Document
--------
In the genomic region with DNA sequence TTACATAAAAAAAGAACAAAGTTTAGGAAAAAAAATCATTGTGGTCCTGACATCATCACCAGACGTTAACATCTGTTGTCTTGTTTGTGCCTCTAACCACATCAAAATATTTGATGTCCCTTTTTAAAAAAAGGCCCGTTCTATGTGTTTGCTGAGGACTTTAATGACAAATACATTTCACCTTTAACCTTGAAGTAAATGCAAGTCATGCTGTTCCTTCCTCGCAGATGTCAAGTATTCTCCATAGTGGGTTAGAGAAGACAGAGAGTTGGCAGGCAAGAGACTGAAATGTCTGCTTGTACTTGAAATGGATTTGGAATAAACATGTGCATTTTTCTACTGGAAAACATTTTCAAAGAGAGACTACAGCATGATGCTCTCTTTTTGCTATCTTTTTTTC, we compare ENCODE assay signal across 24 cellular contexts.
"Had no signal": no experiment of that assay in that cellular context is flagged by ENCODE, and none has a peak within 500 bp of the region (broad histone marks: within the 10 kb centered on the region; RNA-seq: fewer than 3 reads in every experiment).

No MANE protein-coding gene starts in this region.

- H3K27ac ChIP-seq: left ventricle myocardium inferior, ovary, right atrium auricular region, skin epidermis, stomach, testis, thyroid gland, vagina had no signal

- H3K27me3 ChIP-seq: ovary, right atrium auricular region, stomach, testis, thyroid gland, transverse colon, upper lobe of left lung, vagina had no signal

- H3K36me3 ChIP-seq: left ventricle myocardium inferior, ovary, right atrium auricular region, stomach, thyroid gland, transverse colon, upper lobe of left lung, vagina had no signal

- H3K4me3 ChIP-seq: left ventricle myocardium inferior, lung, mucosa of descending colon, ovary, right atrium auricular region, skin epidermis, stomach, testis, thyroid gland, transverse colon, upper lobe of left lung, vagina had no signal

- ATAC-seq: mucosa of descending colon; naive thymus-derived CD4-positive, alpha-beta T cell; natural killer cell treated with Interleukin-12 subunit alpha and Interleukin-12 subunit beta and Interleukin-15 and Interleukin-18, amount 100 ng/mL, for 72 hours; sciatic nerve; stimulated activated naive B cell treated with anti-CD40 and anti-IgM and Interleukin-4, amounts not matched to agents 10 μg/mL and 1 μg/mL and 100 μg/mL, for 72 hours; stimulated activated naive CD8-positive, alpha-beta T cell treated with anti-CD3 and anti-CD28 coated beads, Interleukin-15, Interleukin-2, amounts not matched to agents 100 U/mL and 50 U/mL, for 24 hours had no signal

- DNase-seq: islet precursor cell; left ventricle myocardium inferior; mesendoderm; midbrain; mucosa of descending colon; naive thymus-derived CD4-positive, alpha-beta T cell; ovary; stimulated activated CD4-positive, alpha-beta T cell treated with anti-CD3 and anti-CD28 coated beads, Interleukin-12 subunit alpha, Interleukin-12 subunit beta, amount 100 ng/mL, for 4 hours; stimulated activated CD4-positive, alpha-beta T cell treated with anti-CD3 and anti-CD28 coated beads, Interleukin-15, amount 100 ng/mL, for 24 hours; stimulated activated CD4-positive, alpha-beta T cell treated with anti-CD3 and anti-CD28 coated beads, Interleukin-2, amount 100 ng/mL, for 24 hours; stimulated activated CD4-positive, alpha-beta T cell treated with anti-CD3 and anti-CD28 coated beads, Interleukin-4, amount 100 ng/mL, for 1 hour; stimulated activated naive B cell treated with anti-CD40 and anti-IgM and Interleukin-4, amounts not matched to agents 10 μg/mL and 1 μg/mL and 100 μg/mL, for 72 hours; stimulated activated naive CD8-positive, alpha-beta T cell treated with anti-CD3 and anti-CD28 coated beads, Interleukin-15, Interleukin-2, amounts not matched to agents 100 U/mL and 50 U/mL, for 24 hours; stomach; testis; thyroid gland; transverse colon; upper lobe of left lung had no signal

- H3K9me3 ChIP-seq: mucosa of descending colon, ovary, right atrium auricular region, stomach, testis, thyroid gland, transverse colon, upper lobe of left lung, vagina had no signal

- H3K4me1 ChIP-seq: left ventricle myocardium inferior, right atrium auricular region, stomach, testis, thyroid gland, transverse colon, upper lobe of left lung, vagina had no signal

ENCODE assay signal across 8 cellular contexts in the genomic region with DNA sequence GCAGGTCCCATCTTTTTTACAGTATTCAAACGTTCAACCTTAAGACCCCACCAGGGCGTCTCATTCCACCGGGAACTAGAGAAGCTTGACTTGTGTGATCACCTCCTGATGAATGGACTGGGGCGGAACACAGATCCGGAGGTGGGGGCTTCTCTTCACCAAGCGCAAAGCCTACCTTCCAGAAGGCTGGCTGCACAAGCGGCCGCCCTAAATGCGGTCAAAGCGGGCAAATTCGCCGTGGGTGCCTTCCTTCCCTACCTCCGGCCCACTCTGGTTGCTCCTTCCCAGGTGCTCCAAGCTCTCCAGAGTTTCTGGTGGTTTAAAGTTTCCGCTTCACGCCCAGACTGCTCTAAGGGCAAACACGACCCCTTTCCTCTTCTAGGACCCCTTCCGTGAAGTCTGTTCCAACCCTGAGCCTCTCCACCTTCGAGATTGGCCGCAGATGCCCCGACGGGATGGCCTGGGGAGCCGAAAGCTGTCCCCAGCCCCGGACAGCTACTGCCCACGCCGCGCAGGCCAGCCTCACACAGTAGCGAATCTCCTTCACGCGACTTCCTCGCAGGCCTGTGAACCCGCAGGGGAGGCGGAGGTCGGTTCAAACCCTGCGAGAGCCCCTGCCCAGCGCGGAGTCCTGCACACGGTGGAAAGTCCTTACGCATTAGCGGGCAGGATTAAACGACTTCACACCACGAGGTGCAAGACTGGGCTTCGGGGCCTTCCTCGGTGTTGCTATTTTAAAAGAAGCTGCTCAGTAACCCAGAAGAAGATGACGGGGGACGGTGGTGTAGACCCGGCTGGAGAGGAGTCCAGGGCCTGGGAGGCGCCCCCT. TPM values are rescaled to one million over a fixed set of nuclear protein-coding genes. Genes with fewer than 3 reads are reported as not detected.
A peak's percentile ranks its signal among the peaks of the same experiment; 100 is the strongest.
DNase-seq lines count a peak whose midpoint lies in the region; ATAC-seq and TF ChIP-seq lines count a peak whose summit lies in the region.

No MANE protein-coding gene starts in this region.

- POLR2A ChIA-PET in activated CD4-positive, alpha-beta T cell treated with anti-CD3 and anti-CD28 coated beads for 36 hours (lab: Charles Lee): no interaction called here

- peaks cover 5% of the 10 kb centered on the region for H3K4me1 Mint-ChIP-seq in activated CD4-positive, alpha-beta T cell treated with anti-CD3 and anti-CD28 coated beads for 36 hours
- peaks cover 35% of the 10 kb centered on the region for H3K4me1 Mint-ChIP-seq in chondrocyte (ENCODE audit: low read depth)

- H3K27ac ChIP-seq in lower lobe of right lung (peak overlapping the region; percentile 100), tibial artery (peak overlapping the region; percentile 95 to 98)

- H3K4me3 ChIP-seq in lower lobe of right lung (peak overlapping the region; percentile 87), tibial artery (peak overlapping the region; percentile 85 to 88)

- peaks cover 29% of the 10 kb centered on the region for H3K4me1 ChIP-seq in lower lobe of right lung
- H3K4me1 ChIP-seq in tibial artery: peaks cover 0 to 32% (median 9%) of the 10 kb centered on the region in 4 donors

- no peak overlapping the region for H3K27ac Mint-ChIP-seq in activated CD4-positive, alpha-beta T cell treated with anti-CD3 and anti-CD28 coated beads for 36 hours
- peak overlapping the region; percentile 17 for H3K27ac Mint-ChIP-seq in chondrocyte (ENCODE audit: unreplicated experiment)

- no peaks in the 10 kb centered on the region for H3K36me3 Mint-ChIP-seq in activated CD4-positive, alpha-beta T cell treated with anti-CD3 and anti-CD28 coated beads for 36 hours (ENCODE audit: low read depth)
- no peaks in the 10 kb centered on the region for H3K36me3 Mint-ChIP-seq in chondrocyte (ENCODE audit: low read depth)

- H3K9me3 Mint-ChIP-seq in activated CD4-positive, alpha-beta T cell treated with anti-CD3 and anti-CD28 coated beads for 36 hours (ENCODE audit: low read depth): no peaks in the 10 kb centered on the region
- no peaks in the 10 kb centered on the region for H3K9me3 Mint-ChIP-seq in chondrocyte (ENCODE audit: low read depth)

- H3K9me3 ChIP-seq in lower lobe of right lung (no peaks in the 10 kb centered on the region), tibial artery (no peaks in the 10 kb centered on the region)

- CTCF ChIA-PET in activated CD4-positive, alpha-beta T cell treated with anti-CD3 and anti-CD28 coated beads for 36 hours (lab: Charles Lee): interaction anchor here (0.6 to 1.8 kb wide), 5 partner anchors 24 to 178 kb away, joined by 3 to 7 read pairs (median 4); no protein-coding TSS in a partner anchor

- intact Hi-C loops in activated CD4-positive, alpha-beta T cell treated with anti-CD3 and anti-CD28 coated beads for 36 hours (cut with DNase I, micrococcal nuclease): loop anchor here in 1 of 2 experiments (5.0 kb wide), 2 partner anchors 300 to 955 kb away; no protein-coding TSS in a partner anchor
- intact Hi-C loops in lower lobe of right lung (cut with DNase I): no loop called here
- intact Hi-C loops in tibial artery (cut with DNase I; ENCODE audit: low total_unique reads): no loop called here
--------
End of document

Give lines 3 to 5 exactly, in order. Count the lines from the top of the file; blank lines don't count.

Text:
No MANE protein-coding gene starts in this region.

- H3K27ac ChIP-seq: left ventricle myocardium inferior, ovary, right atrium auricular region, skin epidermis, stomach, testis, thyroid gland, vagina had no signal

- H3K27me3 ChIP-seq: ovary, right atrium auricular region, stomach, testis, thyroid gland, transverse colon, upper lobe of left lung, vagina had no signal